Pedestrian & Bicycle Safety Curriculum for Adult English Language Learners. This includes two products designed for adult (18 and over) immigrants learning English: (1) a pedestrian and bicycle safety curriculum for beginning level adult English language learners. Mainly pictures and verbal discussions will be used to communicate basic safety messages rather than written information, and (2) an intermediate version. Both products include an instructor guide, two audio clips, and a student workbook and can be found on the NHTSA website: http://www.nhtsa.gov/Driving+Safety/Pedestrians/For+English+as+Second+Language+(ESL)+Teachers+and+Learners.

Pedestrian Safety Curriculum for Children. Curriculum for children grades K-5. The course materials include supplemental take-home activities for parent/guardian involvement in the learning process and parent tip sheets (S) (P). Use materials in safe routes to school (SRTS) programs and/ or adapt and personalize for local use. www.nhtsa.gov/ChildPedestrianSafetyCurriculum. Consider use with Willie Whistle video below.

(Video) Stop and Listen – Willie Whistle – Pedestrian Safety Video for Children (ages K-2). (Completed) (S) (P) This ~ 7 minute DVD covers safe street crossing, see: www.nhtsa.gov/people/injury/willie/video.html.

Contact Us:

NHTSA continues to add new materials for pedestrian and bicycle safety for kids to its website and staff are happy to identify resources for you. Note that only the videos are available in hard copy, everything else is downloadable via the website: www.nhtsa/pedestrians/ or www.nhtsa/bicycles/

For information on bicycle safety and SRTS contact: paula.bawer@dot.gov

For information on pedestrian safety/pupil transportation contact: leah.walton@dot.gov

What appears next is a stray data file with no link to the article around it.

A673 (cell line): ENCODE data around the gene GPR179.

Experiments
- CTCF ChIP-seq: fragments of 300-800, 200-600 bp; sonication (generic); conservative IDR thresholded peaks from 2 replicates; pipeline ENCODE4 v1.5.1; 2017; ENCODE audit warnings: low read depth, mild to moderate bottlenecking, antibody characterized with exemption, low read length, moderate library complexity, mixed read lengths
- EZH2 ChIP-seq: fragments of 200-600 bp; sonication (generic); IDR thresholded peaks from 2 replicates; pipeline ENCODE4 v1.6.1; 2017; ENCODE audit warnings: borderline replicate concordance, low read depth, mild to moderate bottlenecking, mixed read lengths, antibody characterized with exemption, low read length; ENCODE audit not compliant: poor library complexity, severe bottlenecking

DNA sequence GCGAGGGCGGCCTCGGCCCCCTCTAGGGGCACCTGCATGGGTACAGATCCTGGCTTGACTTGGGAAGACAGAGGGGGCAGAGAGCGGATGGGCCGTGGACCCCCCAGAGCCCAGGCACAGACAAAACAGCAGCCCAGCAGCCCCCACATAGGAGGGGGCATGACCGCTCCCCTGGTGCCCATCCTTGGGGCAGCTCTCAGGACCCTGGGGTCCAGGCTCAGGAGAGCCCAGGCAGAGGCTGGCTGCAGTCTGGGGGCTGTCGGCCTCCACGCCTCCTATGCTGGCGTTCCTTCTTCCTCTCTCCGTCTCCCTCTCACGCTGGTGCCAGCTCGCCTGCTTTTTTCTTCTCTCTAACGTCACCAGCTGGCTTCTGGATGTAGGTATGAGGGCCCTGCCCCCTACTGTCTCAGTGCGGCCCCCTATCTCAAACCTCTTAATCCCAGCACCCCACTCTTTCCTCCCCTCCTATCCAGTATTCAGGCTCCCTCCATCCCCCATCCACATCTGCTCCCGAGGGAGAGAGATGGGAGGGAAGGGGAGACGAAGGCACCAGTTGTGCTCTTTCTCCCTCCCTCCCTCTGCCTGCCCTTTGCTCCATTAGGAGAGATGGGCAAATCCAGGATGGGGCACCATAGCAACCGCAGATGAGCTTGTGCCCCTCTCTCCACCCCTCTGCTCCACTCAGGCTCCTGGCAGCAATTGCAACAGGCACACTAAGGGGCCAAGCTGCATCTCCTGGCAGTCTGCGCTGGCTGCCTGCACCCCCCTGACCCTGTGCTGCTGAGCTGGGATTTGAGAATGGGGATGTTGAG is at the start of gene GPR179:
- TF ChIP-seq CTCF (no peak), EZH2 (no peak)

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Transportation Enhancements and Recreational Trails Program Updates

Contributed by Christopher Douwes

Transportation Enhancements Spending Report

The National Transportation Enhancements Clearinghouse (NTEC), operated by the Rails-to-Trails Conservancy, issued the Transportation Enhancements Spending Report for FY 2010. This report analyzes how States use Transportation Enhancement (TE) funds.

See: Publications page
Executive Summary (PDF 173 KB)
Full Report (PDF 6.6 MB)

TE funds are the single largest source of funding for pedestrian facilities in the United States, and TE funds also may be used for pedestrian and bicyclist safety education. See www.fhwa.dot.gov/environment/te/ for more information.

The Transportation Enhancements Professional Seminar took place on August 29-30, 2011, in San Francisco, CA. Presentations and other seminar information is available at www.enhancements.org/seminar/SF_proceedings.asp.

Recreational Trails Program Update

The State Trail Administrator's Training Meeting took place September 14-15, 2011, in Grand Rapids, MI. Meeting information is posted at www.fhwa.dot.gov/environment/rectrails/stam2011/, and presentations will be posted in October and November 2011. Recreational facilities also must consider pedestrian safety and accessibility. See program information at www.fhwa.dot.gov/environment/rectrails/.

The Recreational Trails Program and TE Program Update is posted at www.fhwa.dot.gov/environment/rectrails/news/

Text: FHWA

Tamara Redmon, Pedestrian Safety Program Manager
Federal Highway Administration
1200 New Jersey Avenue SE
Room E71-303
Washington, DC 20590

Phone: 202-366-4077
Fax: 202-366-3222
E-mail: tamara.redmon@dot.gov

This Pedestrian Forum is available on the Web at http://safety.fhwa.dot.gov/ped_bike/pedforum/ To receive information on future newsletters, please use the e-subscription service provided on this site: http://safety.fhwa.dot.gov/esubscribe.cfm#ped. Scroll down to "Pedestrian and Bicycle Safety" and select "subscribe" next to "Pedestrian Forum."

Livable communities are a high priority of the U.S. Department of Transportation and the Obama Administration. A livable community is one that provides safe and convenient transportation choices to all citizens, whether it's by walking, bicycling, transit, or driving. Each year, unfortunately, pedestrian fatalities compose about 12 percent of all traffic fatalities, and there are approximately 4,000 pedestrian deaths. Another 70,000 pedestrians are injured in roadway crashes annually. The numbers are improving, but we still have a ways to go. Pedestrian safety improvements depend on an integrated approach that involves the four E's: Engineering, Enforcement, Education, and Emergency Services. The Pedestrian Forum highlights recent pedestrian safety activities related to the four E's that will help save lives.